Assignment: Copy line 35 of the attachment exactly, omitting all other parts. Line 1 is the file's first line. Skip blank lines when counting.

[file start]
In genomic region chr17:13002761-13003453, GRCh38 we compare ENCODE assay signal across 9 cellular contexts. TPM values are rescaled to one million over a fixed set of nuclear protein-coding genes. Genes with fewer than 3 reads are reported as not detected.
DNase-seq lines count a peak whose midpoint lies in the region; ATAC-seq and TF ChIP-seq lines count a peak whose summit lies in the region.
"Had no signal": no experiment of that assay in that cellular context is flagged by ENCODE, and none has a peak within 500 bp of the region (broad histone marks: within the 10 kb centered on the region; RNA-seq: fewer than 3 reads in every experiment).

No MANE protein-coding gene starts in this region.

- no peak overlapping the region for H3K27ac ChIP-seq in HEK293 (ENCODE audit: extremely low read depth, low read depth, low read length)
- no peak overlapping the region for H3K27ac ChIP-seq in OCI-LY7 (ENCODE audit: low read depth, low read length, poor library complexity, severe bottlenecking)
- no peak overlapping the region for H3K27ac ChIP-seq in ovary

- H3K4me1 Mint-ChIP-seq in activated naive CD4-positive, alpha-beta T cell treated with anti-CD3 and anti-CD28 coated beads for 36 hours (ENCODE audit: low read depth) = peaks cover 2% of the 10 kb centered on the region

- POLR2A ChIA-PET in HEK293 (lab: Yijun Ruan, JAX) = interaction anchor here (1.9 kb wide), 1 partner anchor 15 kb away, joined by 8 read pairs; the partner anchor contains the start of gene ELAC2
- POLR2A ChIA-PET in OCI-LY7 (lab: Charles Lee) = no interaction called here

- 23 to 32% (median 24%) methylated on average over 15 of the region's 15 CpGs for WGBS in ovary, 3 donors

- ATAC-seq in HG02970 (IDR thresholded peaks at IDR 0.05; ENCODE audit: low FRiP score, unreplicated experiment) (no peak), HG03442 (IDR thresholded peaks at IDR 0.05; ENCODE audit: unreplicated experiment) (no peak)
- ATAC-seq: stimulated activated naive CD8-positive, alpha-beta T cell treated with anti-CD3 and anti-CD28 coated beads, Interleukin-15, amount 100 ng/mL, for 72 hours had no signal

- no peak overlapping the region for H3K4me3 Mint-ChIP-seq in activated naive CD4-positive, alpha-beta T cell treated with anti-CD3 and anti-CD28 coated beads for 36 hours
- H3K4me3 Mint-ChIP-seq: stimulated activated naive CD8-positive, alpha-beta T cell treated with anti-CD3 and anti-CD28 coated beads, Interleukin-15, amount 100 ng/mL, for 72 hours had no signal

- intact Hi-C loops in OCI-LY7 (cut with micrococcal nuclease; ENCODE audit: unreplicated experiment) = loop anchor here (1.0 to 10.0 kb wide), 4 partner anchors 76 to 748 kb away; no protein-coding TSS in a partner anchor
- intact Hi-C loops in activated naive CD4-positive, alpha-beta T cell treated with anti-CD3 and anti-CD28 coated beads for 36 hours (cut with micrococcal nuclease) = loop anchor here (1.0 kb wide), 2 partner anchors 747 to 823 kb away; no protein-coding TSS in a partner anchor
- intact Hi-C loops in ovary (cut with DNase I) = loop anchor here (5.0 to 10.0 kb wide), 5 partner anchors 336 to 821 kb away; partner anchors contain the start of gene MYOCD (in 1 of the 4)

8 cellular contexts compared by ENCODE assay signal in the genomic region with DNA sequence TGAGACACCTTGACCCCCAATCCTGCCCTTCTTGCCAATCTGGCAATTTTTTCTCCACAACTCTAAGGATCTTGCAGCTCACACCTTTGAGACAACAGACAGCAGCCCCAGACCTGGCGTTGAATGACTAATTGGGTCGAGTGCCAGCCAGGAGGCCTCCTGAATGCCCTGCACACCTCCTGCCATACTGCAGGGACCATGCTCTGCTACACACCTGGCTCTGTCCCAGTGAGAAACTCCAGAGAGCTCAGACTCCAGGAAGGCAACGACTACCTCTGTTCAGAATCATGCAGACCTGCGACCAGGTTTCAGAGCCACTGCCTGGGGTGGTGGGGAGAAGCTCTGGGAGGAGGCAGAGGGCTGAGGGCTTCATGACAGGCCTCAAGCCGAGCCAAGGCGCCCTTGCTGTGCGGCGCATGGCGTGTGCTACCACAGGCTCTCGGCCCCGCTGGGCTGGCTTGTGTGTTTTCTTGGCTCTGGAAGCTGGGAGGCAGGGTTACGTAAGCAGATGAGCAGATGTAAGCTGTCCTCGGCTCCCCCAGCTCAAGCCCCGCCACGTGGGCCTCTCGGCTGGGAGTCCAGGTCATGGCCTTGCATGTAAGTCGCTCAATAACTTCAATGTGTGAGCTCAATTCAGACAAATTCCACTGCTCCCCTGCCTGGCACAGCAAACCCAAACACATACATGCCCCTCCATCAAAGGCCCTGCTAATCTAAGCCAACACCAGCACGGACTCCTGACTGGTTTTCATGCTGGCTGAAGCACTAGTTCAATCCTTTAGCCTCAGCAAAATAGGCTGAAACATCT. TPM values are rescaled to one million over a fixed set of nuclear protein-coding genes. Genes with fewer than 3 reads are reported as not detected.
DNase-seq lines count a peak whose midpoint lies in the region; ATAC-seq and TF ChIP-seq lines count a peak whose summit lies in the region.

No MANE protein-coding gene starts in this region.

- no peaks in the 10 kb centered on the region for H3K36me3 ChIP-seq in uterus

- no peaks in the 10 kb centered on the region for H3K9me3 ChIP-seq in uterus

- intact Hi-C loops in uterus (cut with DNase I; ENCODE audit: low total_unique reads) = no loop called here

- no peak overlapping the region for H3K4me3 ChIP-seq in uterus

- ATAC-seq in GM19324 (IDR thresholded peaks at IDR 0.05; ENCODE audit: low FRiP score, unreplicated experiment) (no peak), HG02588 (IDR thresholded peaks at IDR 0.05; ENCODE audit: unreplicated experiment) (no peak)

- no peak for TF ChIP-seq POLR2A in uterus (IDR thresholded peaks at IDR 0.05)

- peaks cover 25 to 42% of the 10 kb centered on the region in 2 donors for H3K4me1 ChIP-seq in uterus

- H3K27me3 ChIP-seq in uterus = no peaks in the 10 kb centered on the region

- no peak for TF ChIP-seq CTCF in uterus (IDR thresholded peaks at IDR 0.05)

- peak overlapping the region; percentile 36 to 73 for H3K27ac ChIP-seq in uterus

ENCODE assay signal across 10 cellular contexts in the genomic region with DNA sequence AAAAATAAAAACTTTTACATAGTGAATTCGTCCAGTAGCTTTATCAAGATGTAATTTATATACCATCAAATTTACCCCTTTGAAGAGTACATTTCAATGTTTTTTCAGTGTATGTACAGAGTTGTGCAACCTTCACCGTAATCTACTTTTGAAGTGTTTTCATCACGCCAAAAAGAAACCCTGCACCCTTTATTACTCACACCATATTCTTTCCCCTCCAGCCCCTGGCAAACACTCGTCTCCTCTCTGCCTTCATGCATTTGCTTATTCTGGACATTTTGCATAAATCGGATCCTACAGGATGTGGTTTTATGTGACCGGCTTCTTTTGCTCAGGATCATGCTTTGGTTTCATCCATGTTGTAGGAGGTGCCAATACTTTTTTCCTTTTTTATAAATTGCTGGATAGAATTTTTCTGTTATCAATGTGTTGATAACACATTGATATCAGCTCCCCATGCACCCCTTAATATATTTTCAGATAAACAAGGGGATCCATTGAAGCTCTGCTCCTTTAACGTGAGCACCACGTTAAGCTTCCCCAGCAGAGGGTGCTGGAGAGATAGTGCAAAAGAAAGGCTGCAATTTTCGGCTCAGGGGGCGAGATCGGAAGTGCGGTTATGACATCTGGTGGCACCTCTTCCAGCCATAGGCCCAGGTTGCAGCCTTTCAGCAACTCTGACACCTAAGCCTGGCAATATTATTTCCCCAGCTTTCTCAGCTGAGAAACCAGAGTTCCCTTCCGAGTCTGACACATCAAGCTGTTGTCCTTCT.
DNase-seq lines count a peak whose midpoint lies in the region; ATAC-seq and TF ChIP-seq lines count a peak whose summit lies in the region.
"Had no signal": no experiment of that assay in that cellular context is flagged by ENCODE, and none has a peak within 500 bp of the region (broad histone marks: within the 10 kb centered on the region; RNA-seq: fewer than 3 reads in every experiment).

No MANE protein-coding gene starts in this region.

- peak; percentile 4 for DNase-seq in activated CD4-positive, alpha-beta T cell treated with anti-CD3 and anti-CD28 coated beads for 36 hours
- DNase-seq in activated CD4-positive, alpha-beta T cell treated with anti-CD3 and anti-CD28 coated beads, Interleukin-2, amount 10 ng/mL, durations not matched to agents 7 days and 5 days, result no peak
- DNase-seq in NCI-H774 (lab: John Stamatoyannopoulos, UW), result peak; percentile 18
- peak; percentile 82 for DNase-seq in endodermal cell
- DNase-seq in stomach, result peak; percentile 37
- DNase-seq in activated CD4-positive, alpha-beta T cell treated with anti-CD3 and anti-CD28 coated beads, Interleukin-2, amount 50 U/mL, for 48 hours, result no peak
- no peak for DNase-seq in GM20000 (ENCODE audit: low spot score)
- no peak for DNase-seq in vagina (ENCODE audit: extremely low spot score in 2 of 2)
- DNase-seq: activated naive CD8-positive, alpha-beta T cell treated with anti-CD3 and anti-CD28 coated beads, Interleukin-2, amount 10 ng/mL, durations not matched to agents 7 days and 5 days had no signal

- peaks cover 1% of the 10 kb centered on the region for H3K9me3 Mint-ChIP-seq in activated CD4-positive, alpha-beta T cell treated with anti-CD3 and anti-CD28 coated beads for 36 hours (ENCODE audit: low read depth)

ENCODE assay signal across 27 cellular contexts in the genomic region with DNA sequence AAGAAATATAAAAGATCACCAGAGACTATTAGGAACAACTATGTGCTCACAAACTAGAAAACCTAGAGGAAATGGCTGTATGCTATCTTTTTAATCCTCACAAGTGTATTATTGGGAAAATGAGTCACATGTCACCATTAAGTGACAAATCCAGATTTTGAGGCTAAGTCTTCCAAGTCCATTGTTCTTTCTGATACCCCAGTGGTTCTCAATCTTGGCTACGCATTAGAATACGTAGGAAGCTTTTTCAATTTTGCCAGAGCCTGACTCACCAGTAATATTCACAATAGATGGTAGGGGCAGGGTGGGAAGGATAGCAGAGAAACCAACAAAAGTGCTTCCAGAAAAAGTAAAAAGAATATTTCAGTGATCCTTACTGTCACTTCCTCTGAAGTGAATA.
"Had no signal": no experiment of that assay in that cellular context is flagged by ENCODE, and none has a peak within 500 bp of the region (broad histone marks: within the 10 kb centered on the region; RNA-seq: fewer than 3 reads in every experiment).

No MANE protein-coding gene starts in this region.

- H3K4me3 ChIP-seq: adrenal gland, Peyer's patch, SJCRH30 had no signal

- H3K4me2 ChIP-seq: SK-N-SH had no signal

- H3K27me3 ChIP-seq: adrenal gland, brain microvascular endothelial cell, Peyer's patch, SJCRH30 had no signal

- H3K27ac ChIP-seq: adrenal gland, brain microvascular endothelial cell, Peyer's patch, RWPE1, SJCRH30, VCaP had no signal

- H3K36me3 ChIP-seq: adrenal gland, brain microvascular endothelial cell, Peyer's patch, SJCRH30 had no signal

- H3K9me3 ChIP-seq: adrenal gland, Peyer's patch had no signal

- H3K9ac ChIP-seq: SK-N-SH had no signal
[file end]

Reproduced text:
No MANE protein-coding gene starts in this region.